#### 4.1. Flow Duration Curves

#### 4.2. Contribution of Each Flow Component to the Total Streamflow

^{3}/year, of which 8 hm

^{3}circulate through the quick reservoir, 33 hm

^{3}circulate through the intermediate reservoir and 76 hm

^{3}flow through the base flow reservoir.

^{3}—which represents 65% of the total streamflow, while the second aspect refers to the capacity of regulation of the water resource available in the basin and distributed during most of the time, which for 350 days/year represents the main contribution to surface water.

#### 4.3. Availability of Water Resources in the Catchment and Residence Time

^{3}, with a distribution of 7.1, 7.3 and 8.7 hm

^{3}respectively for quick, middle and slow reservoirs, respectively.

_{i}) of each reservoir.

^{3}for reservoirs 1, 2 and 3, respectively, which again indicates that the main water guarantee comes from the slow reservoir.

^{3}and the maximum value of mean discharge for the slow reservoir of the 2R model being 3.05 m

^{3}/s.

## 5. Conclusions

- −
- Calibration of model parameters, based on actual recession curves recorded in the hydrographs of gauging stations. The proposed formulation allows adjustment of the parameters of the models with a single optimal solution, derived from a least squares adjustment, unlike other techniques in which it is necessary to manually intervene in the adjustment. This makes the results of the PLR models conform to the real hydrographs, especially in the recession stretches, as demonstrated in the study of actual episodes carried out in Reference [39].
- −
- Models with more than two flow components can be established. In the example proposed for the Alcanadre River in Spain, three components better reflect the actual response of the basin, in the upper zone of which a large karst system is developed. In this area, the main recharge of fracturing aquifers developed in the carbonate formations (ages between the upper Cretaceous and the Eocene) that outcrop in the more elevated parts of the catchment takes place.
- −
- In addition to the separation between the different flow components, the PLR models with the proposed formulation allow the investigation and evaluation of the dynamic relations between the different components and also the drawing of conclusions about their state in each moment, the volumes stored in each reservoir, the discharges over time, the water reserves in each reservoir and the entire basin, the detractions of the aquifer flow and its recharge, the average residence time of the water volume, the volume of contribution of each type of reservoir, and so forth.

^{3}of capacity.

## Acknowledgments

## Author Contributions

## Conflicts of Interest

## Appendix A

_{1}. In order to simplify the equation, the terms with constant values are grouped:

## References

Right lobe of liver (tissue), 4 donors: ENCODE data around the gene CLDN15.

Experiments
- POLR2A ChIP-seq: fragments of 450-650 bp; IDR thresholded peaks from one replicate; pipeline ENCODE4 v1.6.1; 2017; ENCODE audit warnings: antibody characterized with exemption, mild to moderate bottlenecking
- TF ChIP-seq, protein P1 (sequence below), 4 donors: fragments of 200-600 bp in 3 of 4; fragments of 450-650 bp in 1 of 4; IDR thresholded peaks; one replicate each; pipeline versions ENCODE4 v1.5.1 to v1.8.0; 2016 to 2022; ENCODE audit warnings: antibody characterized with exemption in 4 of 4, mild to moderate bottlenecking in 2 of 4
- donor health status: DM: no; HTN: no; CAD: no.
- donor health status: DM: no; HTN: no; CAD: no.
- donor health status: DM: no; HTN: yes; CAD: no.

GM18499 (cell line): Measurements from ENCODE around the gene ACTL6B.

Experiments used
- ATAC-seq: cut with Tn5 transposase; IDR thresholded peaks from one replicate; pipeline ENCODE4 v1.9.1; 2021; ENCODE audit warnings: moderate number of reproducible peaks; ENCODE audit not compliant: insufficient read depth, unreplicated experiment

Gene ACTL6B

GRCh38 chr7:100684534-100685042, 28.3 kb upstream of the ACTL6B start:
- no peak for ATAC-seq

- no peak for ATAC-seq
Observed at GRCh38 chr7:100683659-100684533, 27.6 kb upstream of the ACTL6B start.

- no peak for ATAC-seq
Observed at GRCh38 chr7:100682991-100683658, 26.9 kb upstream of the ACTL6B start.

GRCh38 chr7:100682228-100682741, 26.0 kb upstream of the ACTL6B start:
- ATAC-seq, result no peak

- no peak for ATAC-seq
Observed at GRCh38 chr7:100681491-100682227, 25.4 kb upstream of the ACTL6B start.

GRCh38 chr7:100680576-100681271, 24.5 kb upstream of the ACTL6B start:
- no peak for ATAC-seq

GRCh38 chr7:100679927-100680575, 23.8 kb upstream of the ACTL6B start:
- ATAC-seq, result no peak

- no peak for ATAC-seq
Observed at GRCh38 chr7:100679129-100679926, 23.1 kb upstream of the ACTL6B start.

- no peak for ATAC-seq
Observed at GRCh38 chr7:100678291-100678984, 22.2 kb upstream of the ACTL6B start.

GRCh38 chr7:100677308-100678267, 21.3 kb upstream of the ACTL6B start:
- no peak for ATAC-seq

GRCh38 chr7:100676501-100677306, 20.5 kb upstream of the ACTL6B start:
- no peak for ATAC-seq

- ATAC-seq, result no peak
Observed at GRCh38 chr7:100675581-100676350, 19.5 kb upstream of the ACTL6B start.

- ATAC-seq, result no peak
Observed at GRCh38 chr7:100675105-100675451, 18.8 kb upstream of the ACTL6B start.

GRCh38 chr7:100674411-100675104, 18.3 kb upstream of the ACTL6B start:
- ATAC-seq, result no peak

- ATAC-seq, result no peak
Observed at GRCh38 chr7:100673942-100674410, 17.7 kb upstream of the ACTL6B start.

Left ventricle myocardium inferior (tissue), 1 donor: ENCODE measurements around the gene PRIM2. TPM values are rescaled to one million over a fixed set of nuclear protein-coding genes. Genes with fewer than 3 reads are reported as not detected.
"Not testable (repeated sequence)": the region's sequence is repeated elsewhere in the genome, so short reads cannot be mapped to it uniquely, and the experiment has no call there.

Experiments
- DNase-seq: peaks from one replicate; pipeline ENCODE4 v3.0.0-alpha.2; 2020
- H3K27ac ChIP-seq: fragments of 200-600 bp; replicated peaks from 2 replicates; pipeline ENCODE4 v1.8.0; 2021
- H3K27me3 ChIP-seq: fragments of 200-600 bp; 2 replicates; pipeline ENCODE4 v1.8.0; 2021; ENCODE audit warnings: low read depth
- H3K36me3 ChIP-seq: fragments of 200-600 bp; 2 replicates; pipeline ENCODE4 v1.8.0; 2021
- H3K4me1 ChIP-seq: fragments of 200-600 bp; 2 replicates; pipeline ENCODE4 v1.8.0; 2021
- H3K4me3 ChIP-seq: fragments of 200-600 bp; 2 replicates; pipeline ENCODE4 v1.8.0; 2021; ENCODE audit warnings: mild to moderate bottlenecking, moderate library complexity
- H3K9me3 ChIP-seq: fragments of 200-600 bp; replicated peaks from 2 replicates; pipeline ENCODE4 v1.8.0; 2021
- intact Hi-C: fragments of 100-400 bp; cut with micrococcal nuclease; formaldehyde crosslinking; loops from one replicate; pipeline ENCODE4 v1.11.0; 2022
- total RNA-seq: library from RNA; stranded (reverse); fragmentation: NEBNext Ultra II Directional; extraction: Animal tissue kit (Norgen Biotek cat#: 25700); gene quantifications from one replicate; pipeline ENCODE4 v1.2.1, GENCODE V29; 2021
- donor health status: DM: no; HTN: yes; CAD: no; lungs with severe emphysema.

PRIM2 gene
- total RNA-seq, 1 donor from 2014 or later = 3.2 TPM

- Fekete, B.M.; Looser, U.; Pietroniro, A.; Robarts, R.D. Rationale for Monitoring Discharge on the Ground. J. Hydrometeorol.
**2012**, 13, 1977–1983. [Google Scholar] [CrossRef] - Mateo-Lázaro, J.; Sánchez-Navarro, J.A.; García-Gil, A.; Edo-Romero, V. Flood Frequency Analysis (FFA) in Spanish catchments. J. Hydrol.
**2016**, 538, 598–608. [Google Scholar] [CrossRef] - Lacasta, A.; Morales-Hernández, M.; Murillo, J.; García-Navarro, P. GPU implementation of the 2D shallow water equations for the simulation of rainfall/runoff events. Environ. Earth Sci.
**2015**. [Google Scholar] [CrossRef] - Guo, W.; Wang, C.; Zeng, X.; Ma, T.; Yang, H. Quantifying the spatial variability of rainfall and flow routing on flood response across scales. Environ. Earth Sci.
**2015**, 74. [Google Scholar] [CrossRef] - Beskow, S.; de Mello, C.R.; Vargas, M.M.; De Lima-Correa, L.; Caldeira, T.L.; Duraes, M.; Sanchonete-Aguilar, M. Artificial intelligence techniques coupled with seasonality measures for hydrological regionalization of Q90 under Brazilian conditions. J. Hydrol.
**2016**, 541. [Google Scholar] [CrossRef] - Rahmati, O.; Haghizadeh, A.; Stefanidis, S. Assessing the Accuracy of GIS-Based Analytical Hierarchy Process for Watershed Prioritization; Gorganrood River Basin, Iran. Water Resour. Manag.
**2016**, 30, 1131–1150. [Google Scholar] [CrossRef] - Barberá, J.A.; Andreo, B. River-spring connectivity and hydrogeochemical interactions in a shallow fractured rock formation. The case study of Fuensanta river valley (Southern Spain). J. Hydrol.
**2017**, 547, 253–268. [Google Scholar] [CrossRef] - Moore, R.D. Storage-outflow modelling of streamflow recessions, with application to a shallow-soil forested catchment. J. Hydrol.
**1997**, 98, 260–270. [Google Scholar] [CrossRef] - Griffiths, G.A.; Clausen, B. Streamflow recession in basins with multiple water storages. J. Hydrol.
**1997**, 190, 60–74. [Google Scholar] [CrossRef] - Dewandel, B.; Lachassagne, P.; Bakalowicz, M.; Weng, P.H.; Al-Malki, A. Evaluation of aquifer thickness by analysing recession hydrographs. Application to the Oman ophiolite hard-rock aquifer. J. Hydrol.
**2003**, 274, 248–269. [Google Scholar] [CrossRef] - Boussinesq, J. Essai Sur la Theories des Eaux Courantes; Memoires presentes par divers savants a l’Academic des Sciences de l’Institut National de France: Paris, France, 1877. [Google Scholar]
- Maillet, E. Essais D’hydraulique Souterraine et Fluviale; Librairie Science Hermann Paris: Paris, France, 1905. [Google Scholar]